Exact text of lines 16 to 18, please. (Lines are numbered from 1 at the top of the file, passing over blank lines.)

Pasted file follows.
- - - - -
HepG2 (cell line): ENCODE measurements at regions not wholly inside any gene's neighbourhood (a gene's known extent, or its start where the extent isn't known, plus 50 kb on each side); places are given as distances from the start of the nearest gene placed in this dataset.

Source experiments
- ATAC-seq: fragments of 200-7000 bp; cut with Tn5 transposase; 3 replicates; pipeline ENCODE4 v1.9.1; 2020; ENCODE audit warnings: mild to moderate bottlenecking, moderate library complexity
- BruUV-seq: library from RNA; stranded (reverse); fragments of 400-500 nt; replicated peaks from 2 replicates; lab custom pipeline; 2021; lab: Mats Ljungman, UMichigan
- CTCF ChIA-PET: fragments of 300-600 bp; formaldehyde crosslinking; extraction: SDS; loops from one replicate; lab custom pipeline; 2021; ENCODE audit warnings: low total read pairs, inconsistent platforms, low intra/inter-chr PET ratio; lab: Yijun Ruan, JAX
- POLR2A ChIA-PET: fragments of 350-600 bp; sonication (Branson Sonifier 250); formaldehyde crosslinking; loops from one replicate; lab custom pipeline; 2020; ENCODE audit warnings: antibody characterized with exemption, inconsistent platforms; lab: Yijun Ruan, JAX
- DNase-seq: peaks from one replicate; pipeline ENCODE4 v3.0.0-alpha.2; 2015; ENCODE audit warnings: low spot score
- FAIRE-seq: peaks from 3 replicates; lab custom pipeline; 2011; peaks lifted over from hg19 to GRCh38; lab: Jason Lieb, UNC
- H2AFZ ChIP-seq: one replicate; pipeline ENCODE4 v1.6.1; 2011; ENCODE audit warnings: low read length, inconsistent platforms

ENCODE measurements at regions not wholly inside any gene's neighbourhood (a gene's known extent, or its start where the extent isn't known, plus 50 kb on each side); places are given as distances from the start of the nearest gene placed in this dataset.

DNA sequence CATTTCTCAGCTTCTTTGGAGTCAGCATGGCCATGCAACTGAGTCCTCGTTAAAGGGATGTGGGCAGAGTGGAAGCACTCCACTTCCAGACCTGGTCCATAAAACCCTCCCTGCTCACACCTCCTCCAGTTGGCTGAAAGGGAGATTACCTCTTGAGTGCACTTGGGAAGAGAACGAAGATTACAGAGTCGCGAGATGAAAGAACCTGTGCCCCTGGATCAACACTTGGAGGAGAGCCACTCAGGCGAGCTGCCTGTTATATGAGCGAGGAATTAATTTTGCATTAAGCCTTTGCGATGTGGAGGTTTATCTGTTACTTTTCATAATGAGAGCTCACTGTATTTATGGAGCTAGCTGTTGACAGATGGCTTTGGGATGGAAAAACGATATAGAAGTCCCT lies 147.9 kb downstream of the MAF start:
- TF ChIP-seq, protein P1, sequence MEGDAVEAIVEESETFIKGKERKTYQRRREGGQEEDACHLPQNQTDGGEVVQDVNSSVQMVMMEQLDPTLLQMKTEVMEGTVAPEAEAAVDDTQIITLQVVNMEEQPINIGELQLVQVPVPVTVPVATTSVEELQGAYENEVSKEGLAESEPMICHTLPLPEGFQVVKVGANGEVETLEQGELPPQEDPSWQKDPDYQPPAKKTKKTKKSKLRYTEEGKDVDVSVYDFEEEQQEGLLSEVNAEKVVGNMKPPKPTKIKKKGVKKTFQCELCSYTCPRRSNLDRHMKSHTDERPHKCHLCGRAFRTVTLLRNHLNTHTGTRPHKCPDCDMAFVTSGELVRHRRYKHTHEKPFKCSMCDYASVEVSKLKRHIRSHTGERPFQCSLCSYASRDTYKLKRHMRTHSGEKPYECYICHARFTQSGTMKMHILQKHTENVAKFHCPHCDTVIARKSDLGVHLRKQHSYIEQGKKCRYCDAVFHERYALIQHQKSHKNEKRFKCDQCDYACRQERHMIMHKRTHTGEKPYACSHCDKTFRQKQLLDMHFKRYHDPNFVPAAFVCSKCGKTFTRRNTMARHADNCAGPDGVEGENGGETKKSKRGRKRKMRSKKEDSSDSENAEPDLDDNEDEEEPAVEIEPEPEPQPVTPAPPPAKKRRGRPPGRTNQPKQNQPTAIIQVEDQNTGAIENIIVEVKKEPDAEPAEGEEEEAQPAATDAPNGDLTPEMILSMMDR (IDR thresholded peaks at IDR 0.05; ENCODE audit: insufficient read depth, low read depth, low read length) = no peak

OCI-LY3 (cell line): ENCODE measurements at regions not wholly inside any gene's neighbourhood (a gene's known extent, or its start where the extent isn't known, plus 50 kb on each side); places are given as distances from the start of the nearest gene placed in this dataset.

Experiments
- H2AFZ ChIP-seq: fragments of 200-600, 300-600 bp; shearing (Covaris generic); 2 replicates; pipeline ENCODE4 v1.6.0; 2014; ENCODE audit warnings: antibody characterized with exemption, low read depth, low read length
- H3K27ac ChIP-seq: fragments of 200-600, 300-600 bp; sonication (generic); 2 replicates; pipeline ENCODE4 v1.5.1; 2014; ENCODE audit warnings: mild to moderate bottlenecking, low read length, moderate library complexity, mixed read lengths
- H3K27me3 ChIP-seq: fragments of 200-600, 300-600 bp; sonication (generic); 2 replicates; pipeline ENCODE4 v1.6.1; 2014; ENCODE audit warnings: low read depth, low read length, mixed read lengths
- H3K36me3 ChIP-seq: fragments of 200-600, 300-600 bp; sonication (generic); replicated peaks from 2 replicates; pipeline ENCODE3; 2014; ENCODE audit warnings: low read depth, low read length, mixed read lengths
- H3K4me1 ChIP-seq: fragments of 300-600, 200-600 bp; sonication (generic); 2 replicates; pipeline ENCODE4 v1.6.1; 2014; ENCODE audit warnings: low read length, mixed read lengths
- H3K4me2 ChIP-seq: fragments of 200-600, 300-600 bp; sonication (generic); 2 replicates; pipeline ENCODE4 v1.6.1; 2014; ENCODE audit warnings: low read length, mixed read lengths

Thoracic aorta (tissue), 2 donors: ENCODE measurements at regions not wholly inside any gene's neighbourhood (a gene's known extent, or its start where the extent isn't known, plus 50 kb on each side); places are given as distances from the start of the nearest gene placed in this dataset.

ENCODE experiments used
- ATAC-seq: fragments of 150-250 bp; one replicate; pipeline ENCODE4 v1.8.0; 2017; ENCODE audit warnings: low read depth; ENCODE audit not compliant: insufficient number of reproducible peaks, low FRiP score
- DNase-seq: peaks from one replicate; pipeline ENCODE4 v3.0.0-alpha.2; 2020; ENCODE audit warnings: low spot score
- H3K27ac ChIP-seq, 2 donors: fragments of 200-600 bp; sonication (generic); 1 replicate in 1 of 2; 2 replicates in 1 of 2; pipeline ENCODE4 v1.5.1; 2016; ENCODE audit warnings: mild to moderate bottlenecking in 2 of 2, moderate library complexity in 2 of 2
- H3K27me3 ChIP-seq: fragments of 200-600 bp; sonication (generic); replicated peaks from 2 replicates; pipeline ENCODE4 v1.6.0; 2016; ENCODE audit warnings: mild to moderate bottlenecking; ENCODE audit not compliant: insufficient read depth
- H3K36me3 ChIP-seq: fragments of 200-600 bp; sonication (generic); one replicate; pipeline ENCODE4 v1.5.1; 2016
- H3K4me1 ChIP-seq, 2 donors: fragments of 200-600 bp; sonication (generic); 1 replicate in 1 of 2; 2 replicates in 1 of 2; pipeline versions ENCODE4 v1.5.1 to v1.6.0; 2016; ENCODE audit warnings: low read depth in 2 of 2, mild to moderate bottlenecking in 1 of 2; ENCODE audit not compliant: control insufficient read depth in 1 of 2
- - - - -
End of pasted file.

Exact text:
- H3K27ac ChIP-seq: fragments of 200-600, 300-600 bp; sonication (generic); 2 replicates; pipeline ENCODE4 v1.5.1; 2014; ENCODE audit warnings: mild to moderate bottlenecking, low read length, moderate library complexity, mixed read lengths
- H3K27me3 ChIP-seq: fragments of 200-600, 300-600 bp; sonication (generic); 2 replicates; pipeline ENCODE4 v1.6.1; 2014; ENCODE audit warnings: low read depth, low read length, mixed read lengths
- H3K36me3 ChIP-seq: fragments of 200-600, 300-600 bp; sonication (generic); replicated peaks from 2 replicates; pipeline ENCODE3; 2014; ENCODE audit warnings: low read depth, low read length, mixed read lengths